The role of technology in building more resilient cities

Written by Sandy Tung, Programme Manager for Sharing Cities at the Greater London Authority

Whilst the physical world has come to a halt in countries affected by Covid-19, smart digital technology has enabled businesses and governments to rapidly adapt to the shock and shift their operations online. However, the potential of this technology could be far greater, if cities made better use of data insights from smart solutions to become more resilient.  

In this article, Sandy Tung, Programme Manager for Sharing Cities at Greater London Authority and founding staff member at 100 Resilient Cities, and Sam Kernaghan, Global Lead, Knowledge and Impact at the Global Resilient Cities Network discuss how data insights are critical to help ensure cities adjust and recover by alternative means as quickly as possible, and plan smarter for the future. 

A resilient city is a city that can cope and adapt to challenging and changing circumstances and emerge stronger than before. As the outbreak of Covid-19 has ground cities around the world to a halt, we have already witnessed the tremendous role that technology can play in helping cities navigate these new uncertain times. At the Greater London Authority (GLA)  we were fortunate to have just completed our digital transformation before travel restrictions were enforced. In Tel Aviv, the city completed a planned 18-month transformation to online working in one week, and hosted a global hackathon to develop technological solutions to respond to Covid-19

However, as we look to the future, we need to look more closely at the data that we have and the technology we use to gather it, to help us make sense of an uncertain future. 

The response to Covid-19 is the challenge for today and tomorrow, but how do we ensure that we are using data to recover effectively and prepare for what’s next? 

Taking stock

Cities can and should use data to make sense of the complex environments we live in, and develop solutions and implement policies to drive better outcomes. Take our working patterns as an example, the rapid shift to mostly remote working has meant that our energy use patterns are also shifting. That can place a strain on the electricity grid (and telecoms bandwidth!). Here, smart technologies such as sensors and smart meters can be used to ensure that energy systems don’t overload. Through Sharing Cities, the GLA led the development of an integrated energy management system that was trialled in London, Lisbon, and Milan. Called the Sustainable Energy Management System (SEMS), it enables cities to minimise disruptions to the electricity grid. By feeding data from energy suppliers (utilities) and energy use in homes into an integrated platform, residents can be engaged in playing their part to reduce the pressure on the grid by reducing their demand when notified.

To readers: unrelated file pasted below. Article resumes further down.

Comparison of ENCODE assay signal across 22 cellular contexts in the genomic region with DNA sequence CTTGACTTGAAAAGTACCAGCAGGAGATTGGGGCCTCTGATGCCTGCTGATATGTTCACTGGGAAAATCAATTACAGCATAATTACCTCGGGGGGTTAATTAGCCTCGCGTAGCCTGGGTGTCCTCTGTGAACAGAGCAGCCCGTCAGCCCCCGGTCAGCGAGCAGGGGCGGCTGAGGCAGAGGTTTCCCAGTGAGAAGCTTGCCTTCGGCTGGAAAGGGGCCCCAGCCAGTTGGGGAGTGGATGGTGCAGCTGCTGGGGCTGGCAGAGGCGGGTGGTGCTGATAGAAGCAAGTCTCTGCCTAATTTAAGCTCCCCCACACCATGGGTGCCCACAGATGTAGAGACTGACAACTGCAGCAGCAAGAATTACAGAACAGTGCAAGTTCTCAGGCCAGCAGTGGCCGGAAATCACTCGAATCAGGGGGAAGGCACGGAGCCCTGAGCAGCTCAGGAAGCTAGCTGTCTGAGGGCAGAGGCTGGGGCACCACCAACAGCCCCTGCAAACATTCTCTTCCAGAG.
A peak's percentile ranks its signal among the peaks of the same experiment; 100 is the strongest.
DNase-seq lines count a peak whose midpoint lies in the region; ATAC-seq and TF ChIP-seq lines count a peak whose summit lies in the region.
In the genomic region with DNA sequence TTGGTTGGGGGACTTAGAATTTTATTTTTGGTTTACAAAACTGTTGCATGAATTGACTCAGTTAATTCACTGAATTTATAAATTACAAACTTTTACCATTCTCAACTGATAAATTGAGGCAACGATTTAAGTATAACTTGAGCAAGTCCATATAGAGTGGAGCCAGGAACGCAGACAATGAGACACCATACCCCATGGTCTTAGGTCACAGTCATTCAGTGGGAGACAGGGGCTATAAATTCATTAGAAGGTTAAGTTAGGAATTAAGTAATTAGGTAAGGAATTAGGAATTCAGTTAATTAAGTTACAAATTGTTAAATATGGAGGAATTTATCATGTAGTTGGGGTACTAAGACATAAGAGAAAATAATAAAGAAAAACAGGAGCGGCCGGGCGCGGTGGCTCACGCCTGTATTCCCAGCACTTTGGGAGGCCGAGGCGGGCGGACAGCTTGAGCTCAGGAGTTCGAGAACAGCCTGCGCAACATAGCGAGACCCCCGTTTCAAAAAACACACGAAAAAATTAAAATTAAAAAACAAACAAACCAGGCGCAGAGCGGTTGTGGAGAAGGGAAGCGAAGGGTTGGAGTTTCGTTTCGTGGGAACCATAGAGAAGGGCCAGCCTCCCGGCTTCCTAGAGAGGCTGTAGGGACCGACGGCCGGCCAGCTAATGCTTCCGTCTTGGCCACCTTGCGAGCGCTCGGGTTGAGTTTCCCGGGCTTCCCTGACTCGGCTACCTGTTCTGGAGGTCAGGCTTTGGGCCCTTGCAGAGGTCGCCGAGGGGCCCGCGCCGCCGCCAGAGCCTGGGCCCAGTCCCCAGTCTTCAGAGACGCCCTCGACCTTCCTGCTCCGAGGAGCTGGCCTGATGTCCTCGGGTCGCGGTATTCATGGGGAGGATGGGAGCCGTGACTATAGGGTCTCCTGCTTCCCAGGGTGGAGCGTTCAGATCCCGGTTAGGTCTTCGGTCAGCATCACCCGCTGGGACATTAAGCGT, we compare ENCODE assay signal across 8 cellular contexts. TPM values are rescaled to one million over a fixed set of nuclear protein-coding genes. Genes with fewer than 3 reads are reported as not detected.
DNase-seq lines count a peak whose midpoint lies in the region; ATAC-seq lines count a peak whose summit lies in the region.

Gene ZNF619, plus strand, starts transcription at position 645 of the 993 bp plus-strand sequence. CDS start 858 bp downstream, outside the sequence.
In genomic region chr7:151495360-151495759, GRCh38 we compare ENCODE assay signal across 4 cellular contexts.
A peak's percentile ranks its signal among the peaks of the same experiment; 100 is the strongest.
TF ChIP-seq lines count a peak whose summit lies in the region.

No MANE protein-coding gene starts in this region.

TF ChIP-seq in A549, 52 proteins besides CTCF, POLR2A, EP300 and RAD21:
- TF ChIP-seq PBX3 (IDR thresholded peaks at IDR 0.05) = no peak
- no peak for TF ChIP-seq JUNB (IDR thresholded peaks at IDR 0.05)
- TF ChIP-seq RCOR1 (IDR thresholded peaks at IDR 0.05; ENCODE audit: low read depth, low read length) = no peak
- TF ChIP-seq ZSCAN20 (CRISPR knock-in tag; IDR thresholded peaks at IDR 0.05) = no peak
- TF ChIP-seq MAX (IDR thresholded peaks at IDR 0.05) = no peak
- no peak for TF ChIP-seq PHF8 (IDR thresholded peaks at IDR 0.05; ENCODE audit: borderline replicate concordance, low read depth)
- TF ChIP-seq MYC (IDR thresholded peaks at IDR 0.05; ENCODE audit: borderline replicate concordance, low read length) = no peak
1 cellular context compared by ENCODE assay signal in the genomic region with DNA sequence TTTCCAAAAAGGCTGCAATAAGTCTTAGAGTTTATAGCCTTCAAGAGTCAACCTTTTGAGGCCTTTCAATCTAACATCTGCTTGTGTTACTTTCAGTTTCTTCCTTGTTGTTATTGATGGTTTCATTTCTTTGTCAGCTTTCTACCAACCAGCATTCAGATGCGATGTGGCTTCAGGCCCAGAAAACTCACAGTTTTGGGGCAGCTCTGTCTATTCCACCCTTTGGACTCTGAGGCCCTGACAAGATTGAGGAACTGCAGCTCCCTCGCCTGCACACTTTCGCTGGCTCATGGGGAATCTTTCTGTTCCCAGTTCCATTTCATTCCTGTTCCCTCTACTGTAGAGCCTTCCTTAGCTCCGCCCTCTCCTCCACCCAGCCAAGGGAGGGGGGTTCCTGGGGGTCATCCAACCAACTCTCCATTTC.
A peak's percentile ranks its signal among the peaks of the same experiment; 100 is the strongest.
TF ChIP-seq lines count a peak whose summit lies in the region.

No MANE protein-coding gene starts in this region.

Listen to your community

The data we collect from the Internet of Things – our platforms, smart meters and sensors – could achieve much more than optimising our infrastructure or improving our commute. Citizens have been experiencing highs and lows, shocks and stresses in different ways. Here too, technology can play a role into actively engaging with our local communities and residents, to help us understand their lived experience and in turn inform new solutions and policies.

Milan’s citizen engagement platform, SharingMi seeks to encourage people to adopt sustainable behaviours in exchange for rewards that can be spent in their local communities. The city has been using the platform during the crisis to connect communities online with stay-at-home challenges. In tech-savvy Estonia, an online hackathon in March produced winning solutions such as Zelos, a platform for connecting vulnerable, at-risk people with volunteers via a call centre and task dispatch app to prevent further isolation and loneliness, and increase resilience.

Collaborate to innovate

The challenges we are trying to overcome cannot be solved individually and we all have a part to play. Platforms and tools for online collaboration have enabled people to spur innovation and develop new ways of working that can become the new normal. Global networks such as the Global Resilient Cities Network and the G20 Smart Cities Alliance are sharing the lived experiences of cities, and the trust that exists across the networks, to enable cities to learn from success and failure and accelerate their own response to Covid-19. Networks have quickly co-created useful resources such as the Coronavirus Tech handbook and GovLab’s living repository on Data Collaboratives to enable cities to learn and apply lessons learned to address their rapidly evolving challenges at home. 

Building back better

Cities cannot afford to just return to “normal”. We have to build back better and use the lessons we’ve learned to contribute positively to tackling larger, systemic challenges.  

This means mobilising our resources effectively to address the climate emergency and measuring how investments and changes we are making are contributing to improve lives on the ground. But to do so requires us to get our house in order. 

Now is the time to take stock of your data, listen to your community, and build your collaborative tools and networks to enable the innovation we need today, and prepare for the future when it’s safe to head back outside. 


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